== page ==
Catching Up With 2020 Scholarship Driver Prescott Campbell
 February 26, 2020| 
  • Series News
Prescott Feature Feb 2020

The multi-faceted Californian won a scholarship into the series with his victory in the 2019 Lucas Oil Formula Car Race Series

He has won two racing scholarships, written a children’s book, presented 3D automotive designs at SEMA, begun motorsports engineering studies and joined the Cooper Tires USF2000 Championship, all before the age of 19 – making Exclusive Autosport’s Prescott Campbell one of the more intriguing storylines of the 2020 racing season.

Campbell was born in Orange County, Calif., but lived in Singapore until he was 7 because of his father’s work. He can trace much of his current passions – racing and engineering – to his parents. Both engineers, they were the source of Campbell’s technical interest while watching Formula One races together in Singapore that lit a spark in the youngster.

“My dad used to race Formula Fords in Northern California and he’s always been interested in racing,” said Campbell. “From the moment I started watching racing, I wanted to do it myself. When we came back to the U.S., I started racing cadet karts, then graduated to the junior categories in shifter karts.”

Photo Dec 14, 2 45 44 PMMoving up through the karting ranks, Campbell began to look at avenues to move into car racing when the perfect opportunity entered the picture: the inaugural Cooper Tires Karting Scholarship Shootout, held in late 2018 in collaboration with the Lucas Oil School of Racing. Campbell applied to be a part of the 30-driver field competing on and off-track for the scholarship and emerged as the winner, earning a fully funded season in the 2019 Lucas Oil Formula Car Race Series and putting the Road to Indy Presented by Cooper Tires on his radar.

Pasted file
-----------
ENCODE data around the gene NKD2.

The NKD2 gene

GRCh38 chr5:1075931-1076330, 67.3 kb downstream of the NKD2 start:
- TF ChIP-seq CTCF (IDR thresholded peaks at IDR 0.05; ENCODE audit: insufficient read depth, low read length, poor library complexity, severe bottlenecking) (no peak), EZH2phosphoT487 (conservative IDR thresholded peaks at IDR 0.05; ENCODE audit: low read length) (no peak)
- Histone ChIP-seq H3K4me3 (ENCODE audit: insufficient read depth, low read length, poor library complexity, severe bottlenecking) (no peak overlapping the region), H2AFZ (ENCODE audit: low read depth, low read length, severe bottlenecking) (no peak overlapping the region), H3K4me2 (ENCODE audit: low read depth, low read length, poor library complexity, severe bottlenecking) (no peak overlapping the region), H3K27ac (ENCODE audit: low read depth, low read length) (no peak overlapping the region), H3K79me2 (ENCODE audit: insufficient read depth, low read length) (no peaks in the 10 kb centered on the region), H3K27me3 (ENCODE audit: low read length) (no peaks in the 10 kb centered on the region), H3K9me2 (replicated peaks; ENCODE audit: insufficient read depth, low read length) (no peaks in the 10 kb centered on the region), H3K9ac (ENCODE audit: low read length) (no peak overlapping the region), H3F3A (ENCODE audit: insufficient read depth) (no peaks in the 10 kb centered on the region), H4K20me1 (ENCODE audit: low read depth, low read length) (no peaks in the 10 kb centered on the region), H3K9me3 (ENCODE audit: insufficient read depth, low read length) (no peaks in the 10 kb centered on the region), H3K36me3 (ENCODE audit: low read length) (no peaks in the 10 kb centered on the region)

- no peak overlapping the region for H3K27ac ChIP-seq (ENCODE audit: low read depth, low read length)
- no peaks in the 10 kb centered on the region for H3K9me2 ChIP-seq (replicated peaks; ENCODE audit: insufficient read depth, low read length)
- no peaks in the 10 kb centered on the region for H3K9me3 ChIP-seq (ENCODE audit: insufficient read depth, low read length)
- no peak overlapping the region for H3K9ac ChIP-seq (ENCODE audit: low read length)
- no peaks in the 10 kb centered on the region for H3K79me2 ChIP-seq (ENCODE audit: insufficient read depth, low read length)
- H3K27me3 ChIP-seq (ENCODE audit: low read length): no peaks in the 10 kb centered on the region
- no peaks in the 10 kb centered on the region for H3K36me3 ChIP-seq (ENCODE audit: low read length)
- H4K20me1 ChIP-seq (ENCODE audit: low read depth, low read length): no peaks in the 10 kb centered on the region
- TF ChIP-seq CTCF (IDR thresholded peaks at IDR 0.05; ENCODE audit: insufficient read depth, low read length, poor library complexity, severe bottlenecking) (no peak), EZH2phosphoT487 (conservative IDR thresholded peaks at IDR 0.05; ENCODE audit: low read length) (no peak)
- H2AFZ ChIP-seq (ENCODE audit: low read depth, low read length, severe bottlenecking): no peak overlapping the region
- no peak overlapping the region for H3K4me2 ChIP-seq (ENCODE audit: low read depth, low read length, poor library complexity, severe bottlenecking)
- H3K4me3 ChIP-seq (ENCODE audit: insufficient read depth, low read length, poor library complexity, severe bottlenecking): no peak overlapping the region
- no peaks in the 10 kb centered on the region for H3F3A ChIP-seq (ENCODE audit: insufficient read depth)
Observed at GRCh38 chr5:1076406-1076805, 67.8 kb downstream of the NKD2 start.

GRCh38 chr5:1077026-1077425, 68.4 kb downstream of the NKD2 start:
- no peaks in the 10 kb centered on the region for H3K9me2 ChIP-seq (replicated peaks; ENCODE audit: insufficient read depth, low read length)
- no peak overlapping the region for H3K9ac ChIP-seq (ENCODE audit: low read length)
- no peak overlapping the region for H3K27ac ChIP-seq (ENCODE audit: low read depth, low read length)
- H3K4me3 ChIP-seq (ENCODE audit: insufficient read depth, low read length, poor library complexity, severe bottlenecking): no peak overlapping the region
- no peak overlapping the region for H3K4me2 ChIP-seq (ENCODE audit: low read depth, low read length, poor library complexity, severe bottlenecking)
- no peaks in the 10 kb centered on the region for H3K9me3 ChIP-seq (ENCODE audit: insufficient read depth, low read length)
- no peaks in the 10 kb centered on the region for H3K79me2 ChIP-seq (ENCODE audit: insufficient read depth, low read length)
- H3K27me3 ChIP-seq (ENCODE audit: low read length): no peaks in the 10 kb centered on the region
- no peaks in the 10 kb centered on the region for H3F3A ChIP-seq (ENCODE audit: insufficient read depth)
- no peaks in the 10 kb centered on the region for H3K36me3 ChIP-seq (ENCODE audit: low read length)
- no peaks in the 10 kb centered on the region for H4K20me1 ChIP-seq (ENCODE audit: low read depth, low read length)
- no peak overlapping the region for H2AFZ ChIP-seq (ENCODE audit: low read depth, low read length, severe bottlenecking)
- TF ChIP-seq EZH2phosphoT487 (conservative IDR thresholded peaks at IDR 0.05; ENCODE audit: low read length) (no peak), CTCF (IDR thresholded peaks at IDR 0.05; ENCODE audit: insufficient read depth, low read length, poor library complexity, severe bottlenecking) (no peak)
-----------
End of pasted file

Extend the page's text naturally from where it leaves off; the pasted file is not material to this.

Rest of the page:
“This was really the chance we were looking for. I managed to win the scholarship and because of that scholarship, so many other things have come my way. It was the first time that I really believed there was an opportunity for me to pursue a career as a race car driver.”

9-4 Team USA Shootout 2019 739aIn addition to competing in the Lucas School series, Campbell was one of six drivers chosen to compete for the prestigious Team USA Scholarship and the chance to race formula cars in England. While he was not named as one of the two recipients, the competitive environment and that chance to receive feedback and advice from the panel of judges helped propel his season.

“I was honored to be chosen as one of the finalists, and I appreciate the experience. It came as such a surprise, especially given the situation I was dealing with at the time. To have a goal and something to focus on really helped!”

9-4 Team USA Shootout 2019 219aThe “situation” Campbell was dealing with during the summer was the aftereffects of his first major racing setback. A broken femur sustained while training for a national karting event put him out of action, threatening his entire racing season. For those around Campbell, and indeed, observers of the Lucas School series, his reaction to the accident and determination to get back into a race car proved his maturity and resolve. Campbell relays those moments in a matter-of-fact style: in his mind, there was clearly no other option.

“Because we had three dropped races, and I was going to miss exactly three races, I knew I still had a chance if I could get right back into the car. I pushed as hard as I could in physical therapy, and I got the go-ahead to start putting my foot on the ground just in time. I was still on crutches when I got back into the car, but I could use the throttle, so it was fine. And I had one of my best weekends of the year: set a new track record, took both poles and won my first race back. I’d had no expectations for the weekend, but my leg didn’t bother me at all, so I knew then that the championship was still possible.”